We’ve always joked that the best items to ship are going to be socks or probably clothes. But clothes aren’t even great either because clothes have an incredible rate of return if you look at Zappos; word on the street is that they get 20% return rate and that’s just because they really shove it in your face. Try on our shoes, we guarantee you’ll like them or we’re just going to take them back. People will take advantage of that of course. The socks, you can’t really return socks at least, I wouldn’t hope so. It kind of goes to show that it’s a very light item, it’s not going to get returned, doesn’t cost much to ship that. It’s like the three main qualifiers right there. If you take something like icewraps, it’s almost quite very close. It’s light, it’s easy to ship and the returns, I don’t know. Mike, what are the returns on icewraps?

Mike:                        We’re under 5%, I mean somewhere under 3 and 5% depending on the month and variations and seasons. We get a lot of returns in the Springing time when people are buying those stuff for their son for shoulder and elbow stuff and they don’t realize how much their son has grown. That they’re actually an adult now size. It's a little bit higher at that time of the year. It’s on the 3-5% range. It’s relatively low.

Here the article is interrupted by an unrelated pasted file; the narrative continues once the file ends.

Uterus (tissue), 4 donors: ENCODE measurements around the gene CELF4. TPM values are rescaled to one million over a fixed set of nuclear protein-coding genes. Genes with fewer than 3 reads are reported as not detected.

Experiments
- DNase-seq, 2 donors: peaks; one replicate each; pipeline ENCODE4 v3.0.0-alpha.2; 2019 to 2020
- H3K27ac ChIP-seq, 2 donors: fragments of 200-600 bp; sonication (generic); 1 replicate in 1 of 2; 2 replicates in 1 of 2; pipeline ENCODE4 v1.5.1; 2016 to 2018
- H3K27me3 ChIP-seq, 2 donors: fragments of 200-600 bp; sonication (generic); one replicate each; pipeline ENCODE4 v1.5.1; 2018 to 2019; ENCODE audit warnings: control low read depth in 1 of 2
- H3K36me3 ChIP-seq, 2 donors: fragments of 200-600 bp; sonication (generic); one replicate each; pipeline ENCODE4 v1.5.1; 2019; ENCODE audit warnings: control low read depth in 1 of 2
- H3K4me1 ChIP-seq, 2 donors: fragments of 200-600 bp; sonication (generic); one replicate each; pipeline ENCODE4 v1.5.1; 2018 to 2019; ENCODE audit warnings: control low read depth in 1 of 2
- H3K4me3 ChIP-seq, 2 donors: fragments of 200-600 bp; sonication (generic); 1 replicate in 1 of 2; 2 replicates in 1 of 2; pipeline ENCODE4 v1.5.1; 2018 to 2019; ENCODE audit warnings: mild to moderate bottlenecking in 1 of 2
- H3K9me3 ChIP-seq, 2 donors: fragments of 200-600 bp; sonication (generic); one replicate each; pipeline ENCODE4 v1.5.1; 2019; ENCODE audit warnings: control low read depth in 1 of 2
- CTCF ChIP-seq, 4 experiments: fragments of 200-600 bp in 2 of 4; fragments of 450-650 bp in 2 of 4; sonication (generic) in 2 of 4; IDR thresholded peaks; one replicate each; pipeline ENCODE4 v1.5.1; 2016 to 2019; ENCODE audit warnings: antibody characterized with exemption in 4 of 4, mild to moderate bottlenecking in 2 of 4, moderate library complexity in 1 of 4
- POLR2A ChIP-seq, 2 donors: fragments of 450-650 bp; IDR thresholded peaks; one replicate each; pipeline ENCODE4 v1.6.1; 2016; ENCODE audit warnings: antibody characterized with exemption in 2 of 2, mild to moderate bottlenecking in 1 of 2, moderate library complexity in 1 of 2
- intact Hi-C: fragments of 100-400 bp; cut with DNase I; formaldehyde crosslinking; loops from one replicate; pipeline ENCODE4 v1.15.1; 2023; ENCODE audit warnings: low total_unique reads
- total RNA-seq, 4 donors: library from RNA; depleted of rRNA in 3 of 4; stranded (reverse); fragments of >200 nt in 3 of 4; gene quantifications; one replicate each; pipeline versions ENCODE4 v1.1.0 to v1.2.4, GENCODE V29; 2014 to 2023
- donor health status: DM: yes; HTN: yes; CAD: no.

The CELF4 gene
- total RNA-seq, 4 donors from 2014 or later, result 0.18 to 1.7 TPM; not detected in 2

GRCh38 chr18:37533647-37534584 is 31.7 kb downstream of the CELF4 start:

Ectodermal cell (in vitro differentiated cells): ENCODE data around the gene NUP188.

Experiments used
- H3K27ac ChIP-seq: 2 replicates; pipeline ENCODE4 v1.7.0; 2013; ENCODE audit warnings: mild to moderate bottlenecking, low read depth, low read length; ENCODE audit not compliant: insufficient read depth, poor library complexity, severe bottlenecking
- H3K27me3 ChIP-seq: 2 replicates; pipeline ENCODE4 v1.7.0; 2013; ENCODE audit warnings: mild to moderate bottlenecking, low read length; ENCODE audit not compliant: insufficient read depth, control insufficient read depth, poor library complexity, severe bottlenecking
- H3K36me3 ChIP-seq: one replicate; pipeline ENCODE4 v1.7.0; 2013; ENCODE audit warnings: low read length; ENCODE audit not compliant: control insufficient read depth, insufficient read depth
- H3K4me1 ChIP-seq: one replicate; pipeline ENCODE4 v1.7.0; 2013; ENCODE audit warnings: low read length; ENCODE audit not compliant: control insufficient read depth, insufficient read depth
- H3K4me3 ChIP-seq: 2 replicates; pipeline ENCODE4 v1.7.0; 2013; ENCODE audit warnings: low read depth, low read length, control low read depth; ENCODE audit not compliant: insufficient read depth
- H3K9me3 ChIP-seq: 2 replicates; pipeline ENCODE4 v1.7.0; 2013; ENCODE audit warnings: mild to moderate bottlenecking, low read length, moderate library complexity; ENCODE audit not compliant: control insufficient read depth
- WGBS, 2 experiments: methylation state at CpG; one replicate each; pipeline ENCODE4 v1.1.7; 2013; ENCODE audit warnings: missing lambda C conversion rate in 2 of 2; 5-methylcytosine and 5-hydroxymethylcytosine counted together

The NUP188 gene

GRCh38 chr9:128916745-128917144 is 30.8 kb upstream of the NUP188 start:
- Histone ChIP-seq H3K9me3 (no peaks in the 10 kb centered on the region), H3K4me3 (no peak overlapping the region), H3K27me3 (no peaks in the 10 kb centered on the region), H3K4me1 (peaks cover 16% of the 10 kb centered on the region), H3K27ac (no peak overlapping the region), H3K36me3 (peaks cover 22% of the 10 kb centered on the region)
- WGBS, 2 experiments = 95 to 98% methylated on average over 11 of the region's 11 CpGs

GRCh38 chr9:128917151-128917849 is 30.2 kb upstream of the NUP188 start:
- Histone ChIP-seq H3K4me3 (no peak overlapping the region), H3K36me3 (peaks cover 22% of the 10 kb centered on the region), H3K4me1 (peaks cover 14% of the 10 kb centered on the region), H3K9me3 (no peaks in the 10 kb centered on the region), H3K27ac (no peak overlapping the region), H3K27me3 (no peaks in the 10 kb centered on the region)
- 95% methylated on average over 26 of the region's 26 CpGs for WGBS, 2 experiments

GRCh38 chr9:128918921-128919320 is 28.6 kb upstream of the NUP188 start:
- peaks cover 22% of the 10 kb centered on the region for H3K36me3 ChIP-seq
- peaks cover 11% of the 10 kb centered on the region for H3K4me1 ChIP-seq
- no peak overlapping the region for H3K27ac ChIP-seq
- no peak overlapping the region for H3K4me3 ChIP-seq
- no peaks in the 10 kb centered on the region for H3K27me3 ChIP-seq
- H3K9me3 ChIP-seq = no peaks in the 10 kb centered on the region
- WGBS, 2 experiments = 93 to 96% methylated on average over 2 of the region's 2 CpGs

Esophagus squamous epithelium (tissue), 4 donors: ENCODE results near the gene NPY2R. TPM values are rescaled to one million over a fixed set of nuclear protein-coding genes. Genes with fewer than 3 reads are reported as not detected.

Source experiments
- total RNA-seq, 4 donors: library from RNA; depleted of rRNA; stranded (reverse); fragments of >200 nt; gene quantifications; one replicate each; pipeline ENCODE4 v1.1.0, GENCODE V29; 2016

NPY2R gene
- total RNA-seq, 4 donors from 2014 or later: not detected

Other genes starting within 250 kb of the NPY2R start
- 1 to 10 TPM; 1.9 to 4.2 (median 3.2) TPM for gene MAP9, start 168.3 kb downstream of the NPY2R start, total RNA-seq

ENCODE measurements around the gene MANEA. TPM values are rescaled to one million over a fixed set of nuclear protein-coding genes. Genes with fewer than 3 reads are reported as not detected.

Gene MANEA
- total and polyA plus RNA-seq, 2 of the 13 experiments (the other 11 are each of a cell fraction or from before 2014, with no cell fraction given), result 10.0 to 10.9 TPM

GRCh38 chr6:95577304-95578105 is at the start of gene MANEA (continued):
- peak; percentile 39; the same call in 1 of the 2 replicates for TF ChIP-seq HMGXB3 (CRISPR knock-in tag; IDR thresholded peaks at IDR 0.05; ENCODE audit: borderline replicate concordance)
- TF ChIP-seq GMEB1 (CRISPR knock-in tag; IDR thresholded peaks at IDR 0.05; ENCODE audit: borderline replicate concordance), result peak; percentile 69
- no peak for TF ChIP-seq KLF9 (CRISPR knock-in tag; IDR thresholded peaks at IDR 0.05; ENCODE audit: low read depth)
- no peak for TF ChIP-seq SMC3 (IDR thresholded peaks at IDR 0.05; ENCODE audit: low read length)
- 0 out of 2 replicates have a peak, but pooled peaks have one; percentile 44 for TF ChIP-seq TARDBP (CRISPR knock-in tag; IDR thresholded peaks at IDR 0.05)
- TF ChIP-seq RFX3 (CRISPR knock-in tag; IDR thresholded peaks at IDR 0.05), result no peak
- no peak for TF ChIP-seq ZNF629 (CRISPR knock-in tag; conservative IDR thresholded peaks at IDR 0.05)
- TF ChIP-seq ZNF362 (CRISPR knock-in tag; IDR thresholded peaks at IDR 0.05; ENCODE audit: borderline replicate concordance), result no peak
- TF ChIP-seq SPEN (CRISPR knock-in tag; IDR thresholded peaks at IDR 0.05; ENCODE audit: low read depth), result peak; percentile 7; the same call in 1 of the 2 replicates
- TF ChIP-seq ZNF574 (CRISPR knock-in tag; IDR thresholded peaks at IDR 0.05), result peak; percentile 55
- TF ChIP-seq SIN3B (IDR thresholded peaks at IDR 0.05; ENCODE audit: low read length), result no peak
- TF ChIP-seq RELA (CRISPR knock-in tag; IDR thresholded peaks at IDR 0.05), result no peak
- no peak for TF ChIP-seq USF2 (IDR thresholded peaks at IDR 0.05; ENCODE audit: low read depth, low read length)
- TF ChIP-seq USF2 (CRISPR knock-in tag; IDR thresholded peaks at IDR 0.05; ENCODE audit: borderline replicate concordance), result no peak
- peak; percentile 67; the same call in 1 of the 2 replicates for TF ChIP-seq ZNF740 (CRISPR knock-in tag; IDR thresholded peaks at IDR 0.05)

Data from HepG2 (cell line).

Grant:                      I think with cutting boards we’re at a fairly lower return as well, I think. We’re probably right around 3-4% and those returns are pretty bad because cutting boards cost a lot and we’ve actually have a revamped policy a little bit just because people are taking a little bit too much leeway with their prior return policy which was kind of we were going to just go ahead and eat a lot of the return cost and people will simply buy a board that’s too big and we’ve had to eat the cost. With the cutting board, shipping cost is almost 25% of the item. You ship it 2 ways, you flop 50% right there, if your origins are only 50% which it is. You may have lose money because of the and credit card fees. Now you’re wasting time and we have to modify that policy really dropped our return percentage down a bit and it’s not one of the things that you really like because you know that it ends up hurting your conversion at the end of day that sometimes you have to make these business decisions but luckily we're at the position that we can and it doesn't affect us too terribly with something like We had some direct cut in in our current policies just because  taken our return back on the 400 pound piece of equipment is just going to destroy you on your operating that low margins.